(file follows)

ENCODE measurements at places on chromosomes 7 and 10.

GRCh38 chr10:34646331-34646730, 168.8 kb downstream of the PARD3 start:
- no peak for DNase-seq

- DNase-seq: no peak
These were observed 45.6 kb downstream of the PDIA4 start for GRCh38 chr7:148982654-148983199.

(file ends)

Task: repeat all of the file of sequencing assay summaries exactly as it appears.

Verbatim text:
ENCODE measurements at places on chromosomes 7 and 10.

GRCh38 chr10:34646331-34646730, 168.8 kb downstream of the PARD3 start:
- no peak for DNase-seq

- DNase-seq: no peak
These were observed 45.6 kb downstream of the PDIA4 start for GRCh38 chr7:148982654-148983199.